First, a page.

Book Clubs and Booklists, Jul. 2, 2019 | Book Pulse

The Gifted School by Bruce Holsinger gets all kinds of coverage. Book club titles are out for July and there are even more summer booklists. Authors and online harassment makes news.

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Book Clubs

Whisper Network by Chandler Baker (Flatiron: Macmillan; LJ starred review) is Reese Witherspoon's July book pick.

Jenna Bush Hager’s July pick is Evvie Drake Starts Over by Linda Holmes (Ballantine: Random House).

Bustle’s book club title for July is Blood Dazzler by Patricia Smith (Coffee House Press), as suggested by Morgan Parker.


Entertainment Weekly picks “20 new books to read in July.”

LitHub chooses “10 Books You Should Read This July.”

Town & Country selects “The 6 Best Books to Read This July.”

PBS News Hour offers “Book recommendations for every kind of summer reader.”

Bustle gathers “27 New Books Out In July 2019 To Get You Through The Sweaty Days Of Summer.”

Gizmodo rounds-up “Sci-Fi and Fantasy Books Coming Out in July.” There are a lot, and a lot of SFF lists too:

The Verge picks “12 new science fiction and fantasy books to check out this July.”

Barnes & Noble has “The Best Science Fiction & Fantasy Books of July 2019.”

Book Marks offers “5 Sci-Fi and Fantasy Beach Reads.”

CrimeReads picks “13 New Books You Should Read This July.”

The NYT gathers up books “Introducing a New Generation of Kids to the Apollo Program.”

 LJ posts Prepub Alerts into January and February 2020.

 Book Riot suggests “50 Must-Read Best Poetry Books.”


Jane Smiley reviews The Most Fun We Ever Had by Claire Lombardo (Doubleday: Random House) for The Washington Post, writing that “Her depiction of how her characters talk, how they relate, how they form their family is so precise that you must believe in them, and you must also be interested in them.”

Caroline Kepnes reviews Whisper Network by Chandler Baker (Flatiron: Macmillan; LJ starred review) for the NYT, writing it is “part soapy shocker … and part legal thriller. Other reviews include Leaving the Witness: Exiting a Religion and Finding a Life by Amber Scorah (Viking: Penguin): “the intellectual integrity that Scorah displays is nothing short of a miracle.” Also, Maggie Brown & Others: Stories by Peter Orner (Little, Brown: Hachette): “Orner can do anything, so he tries to do everything. There’s never a sense that he is flailing.” The Ghost Clause by Howard Norman (HMH): “I’d have liked fewer wacky diversions and more of the shivery, disruptive unease.” The Gifted School by Bruce Holsinger (Riverhead: Penguin): “wise and addictive.”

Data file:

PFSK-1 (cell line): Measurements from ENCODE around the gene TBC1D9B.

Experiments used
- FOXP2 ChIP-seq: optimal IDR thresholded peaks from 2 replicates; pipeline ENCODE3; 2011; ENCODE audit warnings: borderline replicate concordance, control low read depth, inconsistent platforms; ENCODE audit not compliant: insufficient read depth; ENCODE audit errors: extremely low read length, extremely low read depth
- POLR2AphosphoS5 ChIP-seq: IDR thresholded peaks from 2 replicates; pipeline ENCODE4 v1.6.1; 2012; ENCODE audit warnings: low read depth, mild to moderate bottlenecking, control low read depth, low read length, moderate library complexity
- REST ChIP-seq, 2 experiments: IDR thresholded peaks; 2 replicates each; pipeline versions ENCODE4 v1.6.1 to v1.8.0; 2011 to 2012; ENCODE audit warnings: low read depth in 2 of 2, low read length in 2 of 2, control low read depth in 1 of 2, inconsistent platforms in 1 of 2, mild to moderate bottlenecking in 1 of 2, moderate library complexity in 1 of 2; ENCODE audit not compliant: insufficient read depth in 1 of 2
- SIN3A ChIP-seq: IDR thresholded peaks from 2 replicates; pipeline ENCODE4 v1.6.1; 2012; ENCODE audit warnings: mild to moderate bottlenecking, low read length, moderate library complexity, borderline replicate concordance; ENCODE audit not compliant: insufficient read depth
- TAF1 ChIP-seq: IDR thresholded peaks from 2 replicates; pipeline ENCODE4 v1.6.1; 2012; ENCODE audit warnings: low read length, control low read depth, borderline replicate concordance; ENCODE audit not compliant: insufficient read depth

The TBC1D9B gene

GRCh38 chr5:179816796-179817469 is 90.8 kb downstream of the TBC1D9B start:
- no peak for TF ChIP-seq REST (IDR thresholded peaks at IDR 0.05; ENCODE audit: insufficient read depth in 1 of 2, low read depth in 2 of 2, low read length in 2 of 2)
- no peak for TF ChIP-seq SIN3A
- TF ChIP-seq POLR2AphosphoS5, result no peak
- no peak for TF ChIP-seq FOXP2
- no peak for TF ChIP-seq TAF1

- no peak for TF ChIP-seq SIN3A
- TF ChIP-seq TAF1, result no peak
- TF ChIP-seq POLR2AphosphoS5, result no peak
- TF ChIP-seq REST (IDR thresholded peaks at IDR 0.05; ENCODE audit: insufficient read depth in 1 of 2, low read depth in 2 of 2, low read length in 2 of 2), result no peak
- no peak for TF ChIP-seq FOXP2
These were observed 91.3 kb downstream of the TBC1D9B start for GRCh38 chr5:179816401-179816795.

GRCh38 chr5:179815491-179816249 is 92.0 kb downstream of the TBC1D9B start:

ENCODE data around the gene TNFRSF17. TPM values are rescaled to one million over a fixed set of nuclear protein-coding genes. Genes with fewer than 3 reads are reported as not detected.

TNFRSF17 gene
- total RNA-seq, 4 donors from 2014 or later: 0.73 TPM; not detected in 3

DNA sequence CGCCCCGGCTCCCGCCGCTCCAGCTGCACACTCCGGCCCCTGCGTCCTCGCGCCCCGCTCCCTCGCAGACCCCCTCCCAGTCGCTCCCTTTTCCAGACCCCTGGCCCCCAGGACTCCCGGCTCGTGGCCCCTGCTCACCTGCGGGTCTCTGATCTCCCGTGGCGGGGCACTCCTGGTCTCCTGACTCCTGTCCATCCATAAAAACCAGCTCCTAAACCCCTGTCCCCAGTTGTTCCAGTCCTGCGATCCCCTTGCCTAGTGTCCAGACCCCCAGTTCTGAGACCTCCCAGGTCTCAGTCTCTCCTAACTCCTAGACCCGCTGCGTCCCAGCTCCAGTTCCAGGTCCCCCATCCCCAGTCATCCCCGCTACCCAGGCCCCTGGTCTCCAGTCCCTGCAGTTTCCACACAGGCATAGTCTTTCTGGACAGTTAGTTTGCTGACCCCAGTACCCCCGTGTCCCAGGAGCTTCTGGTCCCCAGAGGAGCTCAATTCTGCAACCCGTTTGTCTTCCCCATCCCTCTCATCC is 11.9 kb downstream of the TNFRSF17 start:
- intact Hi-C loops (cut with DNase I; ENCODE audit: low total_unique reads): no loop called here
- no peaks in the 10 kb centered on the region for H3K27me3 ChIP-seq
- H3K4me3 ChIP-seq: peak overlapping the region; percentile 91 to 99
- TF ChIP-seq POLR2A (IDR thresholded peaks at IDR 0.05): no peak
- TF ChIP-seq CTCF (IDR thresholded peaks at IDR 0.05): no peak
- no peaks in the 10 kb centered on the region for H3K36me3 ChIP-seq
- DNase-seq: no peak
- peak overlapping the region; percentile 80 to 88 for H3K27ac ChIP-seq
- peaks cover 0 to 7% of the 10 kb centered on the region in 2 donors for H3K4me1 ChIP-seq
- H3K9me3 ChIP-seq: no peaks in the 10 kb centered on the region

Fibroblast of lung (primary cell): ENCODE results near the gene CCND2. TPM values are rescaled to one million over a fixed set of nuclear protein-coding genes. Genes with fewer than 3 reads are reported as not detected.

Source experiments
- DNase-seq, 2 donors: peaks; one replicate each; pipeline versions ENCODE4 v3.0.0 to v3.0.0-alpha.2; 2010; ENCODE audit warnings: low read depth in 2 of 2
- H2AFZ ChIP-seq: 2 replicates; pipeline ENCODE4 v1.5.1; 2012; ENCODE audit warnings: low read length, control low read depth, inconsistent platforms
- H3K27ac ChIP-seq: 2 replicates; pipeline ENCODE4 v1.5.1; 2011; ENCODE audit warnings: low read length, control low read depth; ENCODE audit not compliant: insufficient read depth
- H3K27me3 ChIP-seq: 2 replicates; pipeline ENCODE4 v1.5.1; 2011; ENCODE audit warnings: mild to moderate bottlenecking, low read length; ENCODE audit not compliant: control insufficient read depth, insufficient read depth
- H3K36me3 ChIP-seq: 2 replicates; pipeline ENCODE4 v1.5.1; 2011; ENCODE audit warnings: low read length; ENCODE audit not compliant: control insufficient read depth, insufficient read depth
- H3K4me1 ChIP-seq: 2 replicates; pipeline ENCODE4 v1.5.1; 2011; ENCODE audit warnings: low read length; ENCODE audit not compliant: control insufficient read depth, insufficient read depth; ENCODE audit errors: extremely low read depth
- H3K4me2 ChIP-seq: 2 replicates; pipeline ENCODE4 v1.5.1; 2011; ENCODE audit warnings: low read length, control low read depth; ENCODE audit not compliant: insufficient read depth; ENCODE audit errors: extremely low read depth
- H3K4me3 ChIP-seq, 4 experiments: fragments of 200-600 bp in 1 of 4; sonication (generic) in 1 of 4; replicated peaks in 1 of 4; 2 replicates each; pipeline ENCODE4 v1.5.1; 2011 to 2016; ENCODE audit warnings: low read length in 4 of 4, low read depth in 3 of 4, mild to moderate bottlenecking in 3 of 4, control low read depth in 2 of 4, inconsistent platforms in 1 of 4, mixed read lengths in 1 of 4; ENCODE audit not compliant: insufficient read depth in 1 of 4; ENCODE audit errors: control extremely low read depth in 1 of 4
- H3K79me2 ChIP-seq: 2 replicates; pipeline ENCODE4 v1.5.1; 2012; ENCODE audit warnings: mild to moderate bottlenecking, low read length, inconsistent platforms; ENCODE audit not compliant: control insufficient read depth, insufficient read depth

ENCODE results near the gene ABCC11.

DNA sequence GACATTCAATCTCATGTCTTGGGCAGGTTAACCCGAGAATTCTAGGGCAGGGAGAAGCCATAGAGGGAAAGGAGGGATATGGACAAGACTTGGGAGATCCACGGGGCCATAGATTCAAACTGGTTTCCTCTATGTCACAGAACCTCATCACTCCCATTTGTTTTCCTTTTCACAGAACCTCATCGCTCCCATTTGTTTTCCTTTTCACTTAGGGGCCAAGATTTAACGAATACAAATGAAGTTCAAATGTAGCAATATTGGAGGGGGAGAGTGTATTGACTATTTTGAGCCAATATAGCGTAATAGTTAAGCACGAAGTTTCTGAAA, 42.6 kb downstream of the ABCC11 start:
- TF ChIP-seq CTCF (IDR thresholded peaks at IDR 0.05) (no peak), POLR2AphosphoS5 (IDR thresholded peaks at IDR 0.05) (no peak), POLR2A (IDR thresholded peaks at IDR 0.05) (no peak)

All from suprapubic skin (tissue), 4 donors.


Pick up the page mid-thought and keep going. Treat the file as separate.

NPR reviews Scrawl: An A to Z of Famous Doodles by Caren Strauss-Schulson, Todd Strauss-Schulson, Claudia Strauss-Schulson (Rizzoli): “invitations to put your aesthetic intelligence to work ... you'll start seeing artistry everywhere. How fun is that?” Also, in a different take than the NYT, The Gifted School by Bruce Holsinger (Riverhead: Penguin): “reading [it] is an exercise in frustration.”

Briefly Noted

The Washington Post features Toni Morrison.

Book Riot offers a reading pathway to Jennifer Weiner.

Angie Thomas gets negative social media after writing that she would rather not be tagged on bad reviews. In the face of the blow-back she writes: “Book community, you are toxic and problematic AF.” The Guardian has the details.

Glamour writes about Romance novelists and online harassment.

The NYT has a story about kids reading in barbershops and laundromats ... and “redefining the borders of traditional neighborhood public libraries by creating literary spaces in places where children find themselves with time on their hands.”

Entertainment Weekly interviews Kate Davies, In at the Deep End (HMH).

NPR interviews Mo Willems, The Pigeon HAS to Go to School! (Hyperion Books for Children: Hachette), who has a new gig as the first Education Artist-in-Residence at the Kennedy Center.

Entertainment Weekly excerpts Dragon Hoops by Gene Luen Yang (First Second: Macmillan).

The NYT reports on an exhibition addressing the connection between comics and couture.

Vanity Fair has a piece by Bruce Holsinger, The Gifted School (Riverhead: Penguin), on how “reality caught up to his imagination.”

Paste picks the best book covers of June.

Authors on Air

Karen Russell appears on PBS NewsHour talking about “how to tell children difficult truths to encourage them to make positive change.”

The Little Mermaid live-action film casts up. Kat Martin’s Texas Trilogy seems to be headed to the movies. Kaley Cuoco is set to star in The Flight Attendant, based on the book by Chris Bohjalian. She also has plans for Sick Girl, based on the novel by Rachel Hargrove and is working on the animation series Harley Quinn. Deadline Hollywood has details.

Netflix has art and first-look images for The Witcher. Paste reports.

The trailer for Jumanji: The Next Level is out.

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Neal Wyatt

Neal Wyatt is LJ’s readers’ advisory columnist, contributing The Reader’s Shelf, Book Pulse, and Wyatt’s World columns. She is the coauthor of The Readers’ Advisory Guide to Genre Fiction, 3d ed. (ALA Editions, 2019). Contact her at

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